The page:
This month’s piece on Damien Hirst by Ben Lewis reminds me of one of the most simple yet difficult to dismiss reactions which contemporary art can elicit: “I could do that!” Obviously, I can’t just nip out of the office and produce a skull studded with diamonds and, equally obviously, many of those who respond to art like this are seriously underestimating the skill or invention needed to produce it. But the underlying question will not go away, and it’s been around for quite some time now—how far does something’s value as art rely on an artist’s craft and invention, and how far does it rely on what it is said to signify (and by whom)?
Take the delightful “disumbrationism” hoax perpetrated by Paul Jordan-Smith back in the 1920s. In 1924, irritated by critical dismissals of his wife’s conventional still-life paintings, he adopted the pseudonym Pavel Jerdanowitch and created Exaltation, a deliberately awful picture of a Pacific islander lofting a banana skin over her head. This, he claimed in a suitably portentous blurb, was an example of the new disumbrationist school and symbolised “breaking the chains of womanhood.” Certainly, it’s a striking achievement—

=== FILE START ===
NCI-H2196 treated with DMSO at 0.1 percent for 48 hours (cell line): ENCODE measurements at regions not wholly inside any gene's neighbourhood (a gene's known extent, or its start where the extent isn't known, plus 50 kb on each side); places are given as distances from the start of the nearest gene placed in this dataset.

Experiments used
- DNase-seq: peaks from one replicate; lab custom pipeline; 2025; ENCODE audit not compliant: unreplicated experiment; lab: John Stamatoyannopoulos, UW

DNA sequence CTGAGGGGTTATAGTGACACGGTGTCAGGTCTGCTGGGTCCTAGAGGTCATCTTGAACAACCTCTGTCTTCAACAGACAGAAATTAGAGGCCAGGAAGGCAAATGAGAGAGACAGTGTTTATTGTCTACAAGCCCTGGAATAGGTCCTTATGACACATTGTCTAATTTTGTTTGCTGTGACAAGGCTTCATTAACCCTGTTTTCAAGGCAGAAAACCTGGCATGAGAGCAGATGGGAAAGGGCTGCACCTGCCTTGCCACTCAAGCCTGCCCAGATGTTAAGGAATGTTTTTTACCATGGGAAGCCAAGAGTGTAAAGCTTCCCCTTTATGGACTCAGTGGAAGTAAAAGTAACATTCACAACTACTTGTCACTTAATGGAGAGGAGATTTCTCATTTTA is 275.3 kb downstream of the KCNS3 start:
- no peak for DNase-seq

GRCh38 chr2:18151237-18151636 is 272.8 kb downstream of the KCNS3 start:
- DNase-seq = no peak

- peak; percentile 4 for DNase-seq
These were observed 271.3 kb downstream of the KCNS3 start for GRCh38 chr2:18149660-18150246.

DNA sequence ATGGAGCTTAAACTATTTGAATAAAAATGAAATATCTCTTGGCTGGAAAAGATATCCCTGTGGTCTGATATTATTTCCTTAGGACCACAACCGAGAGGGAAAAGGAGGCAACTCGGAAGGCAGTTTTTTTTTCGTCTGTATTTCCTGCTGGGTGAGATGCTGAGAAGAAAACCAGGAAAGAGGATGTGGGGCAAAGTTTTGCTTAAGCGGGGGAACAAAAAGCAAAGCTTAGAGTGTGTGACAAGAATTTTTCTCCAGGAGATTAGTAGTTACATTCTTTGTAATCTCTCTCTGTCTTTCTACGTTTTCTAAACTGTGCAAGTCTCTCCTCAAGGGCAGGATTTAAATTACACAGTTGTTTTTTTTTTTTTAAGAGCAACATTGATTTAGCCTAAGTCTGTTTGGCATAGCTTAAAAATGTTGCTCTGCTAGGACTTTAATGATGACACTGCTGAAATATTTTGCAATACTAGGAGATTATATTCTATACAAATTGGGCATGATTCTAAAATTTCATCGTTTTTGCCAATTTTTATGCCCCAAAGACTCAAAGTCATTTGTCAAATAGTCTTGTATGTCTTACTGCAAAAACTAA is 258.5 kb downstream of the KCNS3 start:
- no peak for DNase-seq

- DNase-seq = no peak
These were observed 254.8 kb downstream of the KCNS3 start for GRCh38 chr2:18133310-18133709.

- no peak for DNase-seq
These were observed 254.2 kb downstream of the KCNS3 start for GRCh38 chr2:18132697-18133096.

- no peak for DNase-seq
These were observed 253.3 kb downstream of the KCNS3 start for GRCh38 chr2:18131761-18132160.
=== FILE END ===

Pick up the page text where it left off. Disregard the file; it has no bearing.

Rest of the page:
Needless to say, the picture was such a huge critical success that Jerdanowitch went on to produce several further well-received works before exposing himself as non-existent in the Los Angeles Times. Nowadays, I suspect our more enlightened society would hail his hoax itself as a creative masterpiece.
My usual rule of thumb is that, if the discourse explaining a work is more important than the work itself, you might as well throw away the work and frame the explanation; a few years ago, at a Chapman brothers’ exhibition, I found myself thinking that wittier and more provoc…